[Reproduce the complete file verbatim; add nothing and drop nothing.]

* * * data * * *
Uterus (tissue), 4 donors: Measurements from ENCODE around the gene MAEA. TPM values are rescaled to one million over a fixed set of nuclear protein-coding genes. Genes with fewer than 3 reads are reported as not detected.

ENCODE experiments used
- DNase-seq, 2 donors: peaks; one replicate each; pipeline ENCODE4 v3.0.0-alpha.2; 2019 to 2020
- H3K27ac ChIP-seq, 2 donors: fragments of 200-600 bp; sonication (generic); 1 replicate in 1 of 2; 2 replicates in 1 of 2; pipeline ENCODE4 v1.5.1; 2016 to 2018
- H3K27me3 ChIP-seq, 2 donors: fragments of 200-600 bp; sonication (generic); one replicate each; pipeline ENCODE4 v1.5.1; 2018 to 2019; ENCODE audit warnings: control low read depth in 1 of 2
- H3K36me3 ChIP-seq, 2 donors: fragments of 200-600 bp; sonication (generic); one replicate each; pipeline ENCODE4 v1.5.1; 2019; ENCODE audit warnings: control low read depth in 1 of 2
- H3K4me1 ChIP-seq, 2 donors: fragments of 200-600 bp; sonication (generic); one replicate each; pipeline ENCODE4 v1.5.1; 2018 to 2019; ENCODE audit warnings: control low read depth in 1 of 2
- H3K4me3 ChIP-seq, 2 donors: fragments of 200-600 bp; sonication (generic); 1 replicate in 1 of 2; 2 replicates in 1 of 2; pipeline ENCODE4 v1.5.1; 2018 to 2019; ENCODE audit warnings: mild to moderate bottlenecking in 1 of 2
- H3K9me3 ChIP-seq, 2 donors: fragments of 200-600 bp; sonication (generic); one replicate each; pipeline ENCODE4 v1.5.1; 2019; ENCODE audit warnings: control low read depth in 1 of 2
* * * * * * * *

Uterus (tissue), 4 donors: Measurements from ENCODE around the gene MAEA. TPM values are rescaled to one million over a fixed set of nuclear protein-coding genes. Genes with fewer than 3 reads are reported as not detected.

ENCODE experiments used
- DNase-seq, 2 donors: peaks; one replicate each; pipeline ENCODE4 v3.0.0-alpha.2; 2019 to 2020
- H3K27ac ChIP-seq, 2 donors: fragments of 200-600 bp; sonication (generic); 1 replicate in 1 of 2; 2 replicates in 1 of 2; pipeline ENCODE4 v1.5.1; 2016 to 2018
- H3K27me3 ChIP-seq, 2 donors: fragments of 200-600 bp; sonication (generic); one replicate each; pipeline ENCODE4 v1.5.1; 2018 to 2019; ENCODE audit warnings: control low read depth in 1 of 2
- H3K36me3 ChIP-seq, 2 donors: fragments of 200-600 bp; sonication (generic); one replicate each; pipeline ENCODE4 v1.5.1; 2019; ENCODE audit warnings: control low read depth in 1 of 2
- H3K4me1 ChIP-seq, 2 donors: fragments of 200-600 bp; sonication (generic); one replicate each; pipeline ENCODE4 v1.5.1; 2018 to 2019; ENCODE audit warnings: control low read depth in 1 of 2
- H3K4me3 ChIP-seq, 2 donors: fragments of 200-600 bp; sonication (generic); 1 replicate in 1 of 2; 2 replicates in 1 of 2; pipeline ENCODE4 v1.5.1; 2018 to 2019; ENCODE audit warnings: mild to moderate bottlenecking in 1 of 2
- H3K9me3 ChIP-seq, 2 donors: fragments of 200-600 bp; sonication (generic); one replicate each; pipeline ENCODE4 v1.5.1; 2019; ENCODE audit warnings: control low read depth in 1 of 2